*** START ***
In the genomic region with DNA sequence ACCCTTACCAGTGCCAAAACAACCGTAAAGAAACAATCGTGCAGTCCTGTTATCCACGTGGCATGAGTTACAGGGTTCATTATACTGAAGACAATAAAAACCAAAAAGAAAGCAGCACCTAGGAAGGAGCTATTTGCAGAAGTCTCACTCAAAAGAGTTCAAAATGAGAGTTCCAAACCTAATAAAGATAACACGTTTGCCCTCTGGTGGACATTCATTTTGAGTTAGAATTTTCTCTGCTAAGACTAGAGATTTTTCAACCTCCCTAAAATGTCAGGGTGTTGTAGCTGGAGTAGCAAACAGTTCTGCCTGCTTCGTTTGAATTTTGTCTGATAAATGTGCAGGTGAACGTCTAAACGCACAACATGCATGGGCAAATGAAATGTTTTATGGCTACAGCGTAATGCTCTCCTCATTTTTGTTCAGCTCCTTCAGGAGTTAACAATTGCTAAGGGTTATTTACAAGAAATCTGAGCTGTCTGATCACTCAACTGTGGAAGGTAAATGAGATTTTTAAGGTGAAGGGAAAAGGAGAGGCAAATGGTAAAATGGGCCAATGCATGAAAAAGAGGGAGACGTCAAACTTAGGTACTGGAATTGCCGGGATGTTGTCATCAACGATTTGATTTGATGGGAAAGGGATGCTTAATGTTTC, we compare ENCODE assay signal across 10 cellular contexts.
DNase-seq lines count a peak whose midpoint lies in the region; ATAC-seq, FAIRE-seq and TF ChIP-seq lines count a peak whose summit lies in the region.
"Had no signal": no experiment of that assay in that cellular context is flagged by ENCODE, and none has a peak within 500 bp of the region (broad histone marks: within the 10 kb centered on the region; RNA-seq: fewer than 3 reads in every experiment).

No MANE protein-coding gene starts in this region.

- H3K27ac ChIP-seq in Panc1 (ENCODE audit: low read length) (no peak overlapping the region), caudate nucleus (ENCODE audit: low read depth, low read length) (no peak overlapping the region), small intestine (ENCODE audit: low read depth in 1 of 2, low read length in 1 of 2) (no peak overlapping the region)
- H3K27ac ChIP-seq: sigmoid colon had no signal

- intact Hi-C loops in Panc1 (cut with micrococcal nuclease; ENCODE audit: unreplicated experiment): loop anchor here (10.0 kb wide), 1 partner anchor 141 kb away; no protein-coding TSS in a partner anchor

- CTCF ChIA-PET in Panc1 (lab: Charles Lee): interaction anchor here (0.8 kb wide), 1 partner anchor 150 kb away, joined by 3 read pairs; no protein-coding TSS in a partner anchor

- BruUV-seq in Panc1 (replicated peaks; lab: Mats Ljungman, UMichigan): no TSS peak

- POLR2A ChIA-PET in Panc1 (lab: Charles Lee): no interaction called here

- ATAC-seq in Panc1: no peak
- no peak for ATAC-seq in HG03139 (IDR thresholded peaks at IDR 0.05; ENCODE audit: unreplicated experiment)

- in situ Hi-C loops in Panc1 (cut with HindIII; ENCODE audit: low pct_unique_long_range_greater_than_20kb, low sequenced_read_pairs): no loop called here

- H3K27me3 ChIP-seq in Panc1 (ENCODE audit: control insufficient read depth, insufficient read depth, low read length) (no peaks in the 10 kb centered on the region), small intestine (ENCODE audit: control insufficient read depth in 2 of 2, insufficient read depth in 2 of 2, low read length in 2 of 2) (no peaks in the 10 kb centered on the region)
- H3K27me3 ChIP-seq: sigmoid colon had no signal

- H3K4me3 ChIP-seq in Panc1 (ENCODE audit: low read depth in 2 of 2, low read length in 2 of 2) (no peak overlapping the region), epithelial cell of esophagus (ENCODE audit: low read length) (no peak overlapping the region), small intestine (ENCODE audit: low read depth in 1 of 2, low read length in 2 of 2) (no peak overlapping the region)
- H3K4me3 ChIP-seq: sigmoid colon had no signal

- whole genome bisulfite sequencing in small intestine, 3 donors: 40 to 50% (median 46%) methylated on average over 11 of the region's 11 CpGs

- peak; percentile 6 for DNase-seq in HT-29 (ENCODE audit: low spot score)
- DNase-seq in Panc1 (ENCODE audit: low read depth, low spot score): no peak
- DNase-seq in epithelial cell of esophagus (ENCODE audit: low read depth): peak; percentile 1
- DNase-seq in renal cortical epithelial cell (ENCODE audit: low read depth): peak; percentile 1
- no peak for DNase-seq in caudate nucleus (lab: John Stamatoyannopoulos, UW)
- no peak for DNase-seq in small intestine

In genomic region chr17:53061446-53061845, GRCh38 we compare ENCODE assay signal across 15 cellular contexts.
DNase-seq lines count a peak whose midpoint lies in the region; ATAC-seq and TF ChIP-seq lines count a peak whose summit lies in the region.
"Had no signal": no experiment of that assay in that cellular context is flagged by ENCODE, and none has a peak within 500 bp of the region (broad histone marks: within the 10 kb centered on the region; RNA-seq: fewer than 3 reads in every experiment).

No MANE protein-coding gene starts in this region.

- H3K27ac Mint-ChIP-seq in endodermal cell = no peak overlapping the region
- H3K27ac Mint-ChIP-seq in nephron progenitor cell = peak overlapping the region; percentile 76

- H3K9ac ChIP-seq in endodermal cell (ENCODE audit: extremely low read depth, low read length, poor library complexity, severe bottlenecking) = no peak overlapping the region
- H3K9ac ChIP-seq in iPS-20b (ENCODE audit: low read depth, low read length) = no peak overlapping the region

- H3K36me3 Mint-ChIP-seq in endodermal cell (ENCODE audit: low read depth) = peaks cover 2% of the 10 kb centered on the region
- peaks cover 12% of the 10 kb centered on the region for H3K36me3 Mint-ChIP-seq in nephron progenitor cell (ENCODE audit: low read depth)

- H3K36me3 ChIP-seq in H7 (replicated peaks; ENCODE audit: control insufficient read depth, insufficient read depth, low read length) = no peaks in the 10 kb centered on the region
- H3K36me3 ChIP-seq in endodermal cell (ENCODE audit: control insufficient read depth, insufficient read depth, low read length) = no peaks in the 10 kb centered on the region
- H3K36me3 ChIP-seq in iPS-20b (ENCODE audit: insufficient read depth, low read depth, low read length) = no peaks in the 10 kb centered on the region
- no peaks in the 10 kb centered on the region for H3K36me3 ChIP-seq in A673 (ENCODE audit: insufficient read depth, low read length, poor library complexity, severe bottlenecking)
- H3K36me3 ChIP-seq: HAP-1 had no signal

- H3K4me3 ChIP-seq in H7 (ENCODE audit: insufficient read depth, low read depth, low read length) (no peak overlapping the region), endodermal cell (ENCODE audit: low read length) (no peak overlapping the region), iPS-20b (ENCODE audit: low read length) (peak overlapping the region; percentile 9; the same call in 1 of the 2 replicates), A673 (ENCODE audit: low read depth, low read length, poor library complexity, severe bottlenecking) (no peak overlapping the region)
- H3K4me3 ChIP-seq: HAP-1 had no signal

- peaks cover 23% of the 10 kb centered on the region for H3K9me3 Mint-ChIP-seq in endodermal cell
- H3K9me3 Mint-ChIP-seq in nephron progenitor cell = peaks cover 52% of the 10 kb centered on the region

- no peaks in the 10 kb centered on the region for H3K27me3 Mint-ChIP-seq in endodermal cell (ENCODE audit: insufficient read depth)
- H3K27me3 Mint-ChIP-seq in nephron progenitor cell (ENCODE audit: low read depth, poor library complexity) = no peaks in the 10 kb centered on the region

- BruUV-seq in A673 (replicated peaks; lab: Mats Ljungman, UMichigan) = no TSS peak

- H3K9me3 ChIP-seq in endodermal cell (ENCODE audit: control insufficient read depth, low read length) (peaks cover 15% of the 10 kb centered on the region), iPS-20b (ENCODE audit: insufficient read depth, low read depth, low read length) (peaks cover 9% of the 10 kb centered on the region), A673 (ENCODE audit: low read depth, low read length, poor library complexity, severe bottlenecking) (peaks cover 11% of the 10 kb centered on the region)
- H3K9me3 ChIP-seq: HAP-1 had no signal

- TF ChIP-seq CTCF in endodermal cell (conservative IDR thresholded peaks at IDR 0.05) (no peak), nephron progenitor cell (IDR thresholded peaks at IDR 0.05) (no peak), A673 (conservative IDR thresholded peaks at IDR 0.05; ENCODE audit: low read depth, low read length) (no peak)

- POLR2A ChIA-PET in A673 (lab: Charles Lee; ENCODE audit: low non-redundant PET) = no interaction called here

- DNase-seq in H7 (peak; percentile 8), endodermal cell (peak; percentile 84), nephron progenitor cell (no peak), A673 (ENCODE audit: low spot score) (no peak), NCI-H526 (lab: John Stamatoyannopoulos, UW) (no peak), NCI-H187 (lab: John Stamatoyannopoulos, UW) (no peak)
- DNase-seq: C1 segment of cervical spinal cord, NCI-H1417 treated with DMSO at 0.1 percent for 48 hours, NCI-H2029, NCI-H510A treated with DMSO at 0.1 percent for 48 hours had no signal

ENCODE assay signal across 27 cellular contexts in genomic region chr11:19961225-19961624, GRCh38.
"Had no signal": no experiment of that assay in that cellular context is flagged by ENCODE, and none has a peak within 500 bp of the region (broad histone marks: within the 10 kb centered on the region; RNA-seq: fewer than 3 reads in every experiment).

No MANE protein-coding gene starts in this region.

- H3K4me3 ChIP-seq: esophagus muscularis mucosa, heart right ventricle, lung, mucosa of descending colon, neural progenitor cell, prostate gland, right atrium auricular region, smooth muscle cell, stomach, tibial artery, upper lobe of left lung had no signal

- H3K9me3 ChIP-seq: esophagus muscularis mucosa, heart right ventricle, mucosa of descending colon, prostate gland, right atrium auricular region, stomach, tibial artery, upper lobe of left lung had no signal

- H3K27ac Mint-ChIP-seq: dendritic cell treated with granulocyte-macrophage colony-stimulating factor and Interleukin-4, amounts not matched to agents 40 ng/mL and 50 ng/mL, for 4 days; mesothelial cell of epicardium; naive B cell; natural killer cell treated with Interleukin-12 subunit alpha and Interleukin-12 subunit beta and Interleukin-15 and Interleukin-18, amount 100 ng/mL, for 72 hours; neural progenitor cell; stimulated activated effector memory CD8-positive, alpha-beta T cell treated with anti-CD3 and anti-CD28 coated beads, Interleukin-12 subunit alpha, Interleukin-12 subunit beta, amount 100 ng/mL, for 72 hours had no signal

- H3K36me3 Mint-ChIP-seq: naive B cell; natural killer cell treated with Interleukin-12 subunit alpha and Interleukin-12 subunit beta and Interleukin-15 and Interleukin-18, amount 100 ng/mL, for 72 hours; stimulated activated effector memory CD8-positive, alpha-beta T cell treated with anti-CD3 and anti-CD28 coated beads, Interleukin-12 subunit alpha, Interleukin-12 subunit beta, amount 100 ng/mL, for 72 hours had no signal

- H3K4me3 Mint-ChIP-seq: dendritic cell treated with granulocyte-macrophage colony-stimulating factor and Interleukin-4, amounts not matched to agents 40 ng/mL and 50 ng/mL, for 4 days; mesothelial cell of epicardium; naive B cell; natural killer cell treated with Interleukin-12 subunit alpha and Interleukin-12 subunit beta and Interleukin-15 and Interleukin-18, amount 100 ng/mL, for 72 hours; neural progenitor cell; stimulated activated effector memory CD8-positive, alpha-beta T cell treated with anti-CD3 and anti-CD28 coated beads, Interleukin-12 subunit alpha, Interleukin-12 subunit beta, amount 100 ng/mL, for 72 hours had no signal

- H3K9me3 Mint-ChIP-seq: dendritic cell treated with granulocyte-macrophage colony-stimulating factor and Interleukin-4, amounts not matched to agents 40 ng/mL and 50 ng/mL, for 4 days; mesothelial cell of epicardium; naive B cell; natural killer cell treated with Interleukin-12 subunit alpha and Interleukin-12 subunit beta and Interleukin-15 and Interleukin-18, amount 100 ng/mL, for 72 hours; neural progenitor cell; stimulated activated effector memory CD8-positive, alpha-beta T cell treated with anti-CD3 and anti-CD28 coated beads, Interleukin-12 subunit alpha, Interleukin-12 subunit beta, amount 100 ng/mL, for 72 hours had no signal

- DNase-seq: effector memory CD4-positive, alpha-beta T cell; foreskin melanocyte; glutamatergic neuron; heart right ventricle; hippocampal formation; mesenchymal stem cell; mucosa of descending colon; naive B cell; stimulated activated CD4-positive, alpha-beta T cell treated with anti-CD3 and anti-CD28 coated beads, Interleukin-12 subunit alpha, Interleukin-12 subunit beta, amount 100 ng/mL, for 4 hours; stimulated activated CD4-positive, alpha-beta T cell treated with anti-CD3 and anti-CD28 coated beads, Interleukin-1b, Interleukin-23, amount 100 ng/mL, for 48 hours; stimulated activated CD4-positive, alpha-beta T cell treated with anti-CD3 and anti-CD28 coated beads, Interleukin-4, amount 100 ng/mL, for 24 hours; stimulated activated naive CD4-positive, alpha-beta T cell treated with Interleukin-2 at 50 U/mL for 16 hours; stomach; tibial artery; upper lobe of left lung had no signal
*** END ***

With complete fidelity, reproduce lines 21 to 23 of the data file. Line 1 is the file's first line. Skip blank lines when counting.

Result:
- DNase-seq in epithelial cell of esophagus (ENCODE audit: low read depth): peak; percentile 1
- DNase-seq in renal cortical epithelial cell (ENCODE audit: low read depth): peak; percentile 1
- no peak for DNase-seq in caudate nucleus (lab: John Stamatoyannopoulos, UW)